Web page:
IPCHS. Integrated People-Centred Health Services

Contents

Contents tagged: delivery

Feb. 16, 2021 Americas Publication

Applying Elinor Ostrom’s Design Principles to Guide Co-Design in Health(care) Improvement: A Case Study with Citizens Returning to the Community from Jail in Los Angeles County

Increased interest in collaborative and inclusive approaches to healthcare improvement makes revisiting Elinor Ostrom’s ‘design principles’ for enabling collective management of common pool resources (CPR) in polycentric systems a timely endeavour.

Ostrom proposed a generalisable set of eight core design principles for the efficacy of groups. To consider the utility of Ostrom’s principles for the planning, delivery, and evaluation of future health(care) improvement, the autors retrospectively applied them to a recent co-design project.

Three distinct aspects of co-design were identified through consideration of the principles. These related to: (1) understanding and mapping the system (2) upholding democratic values and (3) regulating participation. Within these aspects, four of Ostrom’s eight principles were inherently observed. Consideration of the remaining four principles could have enhanced the systemic impact of the co-design process.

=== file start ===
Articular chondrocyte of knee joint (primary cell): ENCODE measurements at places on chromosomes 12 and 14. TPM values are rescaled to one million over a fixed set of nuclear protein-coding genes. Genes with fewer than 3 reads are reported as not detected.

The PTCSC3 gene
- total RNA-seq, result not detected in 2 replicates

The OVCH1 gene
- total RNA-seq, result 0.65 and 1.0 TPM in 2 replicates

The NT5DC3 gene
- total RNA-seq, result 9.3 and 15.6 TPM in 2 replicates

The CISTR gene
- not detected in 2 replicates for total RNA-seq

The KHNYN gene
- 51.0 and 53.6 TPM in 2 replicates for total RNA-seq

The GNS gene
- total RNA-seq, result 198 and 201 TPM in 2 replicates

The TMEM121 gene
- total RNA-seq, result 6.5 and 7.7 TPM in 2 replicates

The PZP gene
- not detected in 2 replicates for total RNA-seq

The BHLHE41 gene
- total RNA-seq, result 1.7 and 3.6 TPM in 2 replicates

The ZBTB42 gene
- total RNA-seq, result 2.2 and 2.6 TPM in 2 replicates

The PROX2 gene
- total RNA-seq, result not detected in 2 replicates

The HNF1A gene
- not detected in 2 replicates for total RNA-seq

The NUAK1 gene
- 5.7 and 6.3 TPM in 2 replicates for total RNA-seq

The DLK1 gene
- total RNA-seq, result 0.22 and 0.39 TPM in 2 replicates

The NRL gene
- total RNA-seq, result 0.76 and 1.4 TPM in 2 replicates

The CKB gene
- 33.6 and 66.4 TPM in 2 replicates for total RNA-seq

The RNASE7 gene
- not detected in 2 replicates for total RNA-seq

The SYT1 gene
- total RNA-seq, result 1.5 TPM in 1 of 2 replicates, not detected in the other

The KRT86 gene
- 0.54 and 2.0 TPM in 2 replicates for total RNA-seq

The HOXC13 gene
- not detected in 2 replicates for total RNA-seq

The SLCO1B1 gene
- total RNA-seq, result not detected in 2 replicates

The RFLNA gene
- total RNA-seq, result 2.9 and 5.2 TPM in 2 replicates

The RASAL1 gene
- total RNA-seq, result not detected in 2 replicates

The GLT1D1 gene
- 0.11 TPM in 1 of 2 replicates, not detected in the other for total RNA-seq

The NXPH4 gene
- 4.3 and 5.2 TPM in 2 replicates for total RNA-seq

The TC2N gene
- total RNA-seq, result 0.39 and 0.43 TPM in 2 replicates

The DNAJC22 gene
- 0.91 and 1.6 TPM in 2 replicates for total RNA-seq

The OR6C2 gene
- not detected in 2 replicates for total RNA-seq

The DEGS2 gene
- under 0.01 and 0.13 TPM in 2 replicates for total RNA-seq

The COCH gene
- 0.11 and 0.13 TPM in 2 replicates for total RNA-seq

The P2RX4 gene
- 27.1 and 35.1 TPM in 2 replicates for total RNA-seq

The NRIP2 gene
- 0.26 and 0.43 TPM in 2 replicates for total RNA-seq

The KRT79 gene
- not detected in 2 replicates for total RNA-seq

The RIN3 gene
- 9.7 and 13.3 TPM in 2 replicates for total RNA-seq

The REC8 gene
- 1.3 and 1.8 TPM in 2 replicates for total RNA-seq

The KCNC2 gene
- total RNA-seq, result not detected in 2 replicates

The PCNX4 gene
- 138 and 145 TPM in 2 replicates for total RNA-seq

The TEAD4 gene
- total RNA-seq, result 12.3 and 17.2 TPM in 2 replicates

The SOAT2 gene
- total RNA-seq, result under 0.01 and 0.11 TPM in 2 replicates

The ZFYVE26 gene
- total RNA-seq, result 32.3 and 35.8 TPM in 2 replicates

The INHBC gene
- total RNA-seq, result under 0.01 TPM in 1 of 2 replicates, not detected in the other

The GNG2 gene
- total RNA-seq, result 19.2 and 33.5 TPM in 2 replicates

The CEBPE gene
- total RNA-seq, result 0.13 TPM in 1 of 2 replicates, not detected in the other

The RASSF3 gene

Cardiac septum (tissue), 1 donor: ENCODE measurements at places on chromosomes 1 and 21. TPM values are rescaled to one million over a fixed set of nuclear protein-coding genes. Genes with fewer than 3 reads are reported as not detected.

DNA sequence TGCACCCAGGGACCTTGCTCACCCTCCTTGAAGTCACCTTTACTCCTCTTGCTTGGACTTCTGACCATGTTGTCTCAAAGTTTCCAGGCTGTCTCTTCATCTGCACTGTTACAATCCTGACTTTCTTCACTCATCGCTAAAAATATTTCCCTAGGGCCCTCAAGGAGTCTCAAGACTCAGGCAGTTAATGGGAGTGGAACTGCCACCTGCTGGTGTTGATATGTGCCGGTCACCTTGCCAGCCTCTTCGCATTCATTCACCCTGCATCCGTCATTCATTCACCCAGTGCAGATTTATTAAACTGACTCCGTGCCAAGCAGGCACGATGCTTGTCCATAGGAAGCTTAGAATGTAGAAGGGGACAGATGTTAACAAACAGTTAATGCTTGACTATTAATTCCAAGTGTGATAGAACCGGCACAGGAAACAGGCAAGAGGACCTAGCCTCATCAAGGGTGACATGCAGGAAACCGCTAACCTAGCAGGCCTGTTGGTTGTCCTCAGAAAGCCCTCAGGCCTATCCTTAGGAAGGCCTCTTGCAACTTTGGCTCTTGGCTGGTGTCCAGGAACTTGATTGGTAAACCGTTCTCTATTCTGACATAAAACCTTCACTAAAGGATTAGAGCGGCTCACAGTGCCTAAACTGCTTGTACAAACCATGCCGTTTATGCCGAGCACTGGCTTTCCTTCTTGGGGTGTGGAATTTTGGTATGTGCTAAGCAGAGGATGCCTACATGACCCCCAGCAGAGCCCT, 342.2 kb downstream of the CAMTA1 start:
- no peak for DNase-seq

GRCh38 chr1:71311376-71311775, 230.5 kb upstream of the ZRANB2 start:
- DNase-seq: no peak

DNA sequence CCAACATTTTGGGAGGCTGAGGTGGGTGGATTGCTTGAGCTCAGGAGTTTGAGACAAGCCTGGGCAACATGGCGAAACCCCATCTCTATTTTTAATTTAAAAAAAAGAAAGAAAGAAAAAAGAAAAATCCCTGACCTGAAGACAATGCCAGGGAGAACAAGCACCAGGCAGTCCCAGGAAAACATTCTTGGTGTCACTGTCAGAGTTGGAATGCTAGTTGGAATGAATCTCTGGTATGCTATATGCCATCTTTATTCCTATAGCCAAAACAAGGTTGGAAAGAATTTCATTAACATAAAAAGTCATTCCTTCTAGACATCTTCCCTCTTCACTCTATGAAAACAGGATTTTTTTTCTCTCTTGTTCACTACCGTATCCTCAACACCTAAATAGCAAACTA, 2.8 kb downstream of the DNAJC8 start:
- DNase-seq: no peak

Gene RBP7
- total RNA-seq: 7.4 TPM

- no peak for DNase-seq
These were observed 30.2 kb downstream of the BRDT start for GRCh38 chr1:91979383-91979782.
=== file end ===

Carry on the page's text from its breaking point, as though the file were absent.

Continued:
Reconceptualising co-design through the lens of CPR offers new insights into the successful system-wide application of such ...

Oct. 1, 2020 Americas Publication

The influence of leadership facilitation on relational coordination among primary care team members of accountable care organizations.

Teamwork is a central aspect of integrated care delivery and increasingly critical to primary care practices of accountable care organizations. Although the importance of leadership facilitation in implementing organizational change is well documented, less is known about the extent to which strong leadership facilitation can positively influence relational coordination among primary care team members.

June 11, 2020 Europe Event

Digital Solutions: Adoption, Adaption and their role in post-Covid19 health and social care delivery

As each integrated care building block is reliant on information, digital solutions could be seen as the cement that holds the blocks together. Albeit, the arguments for greater use and investment have become increasingly compelling, the rate of adoption remains below expectations; that is until COVID-19.

Since the outbreak of COVID-19, countries have seen a rapid citizen-led proliferation of digital solutions being used for remote working, socialisation between family, friends and communities, and education, to name but a few. This rapid pace of change has been mirrored by national and local government and public health through the use of social media to effectively reach individuals to provide guidance, support, collect well-being and COVID infection data, and undertake tracing through Apps. Furthermore, many countries have created fully functioning field hospitals with IT departments working around the clock to ensure these new care facilities can be up and running to provide safe ...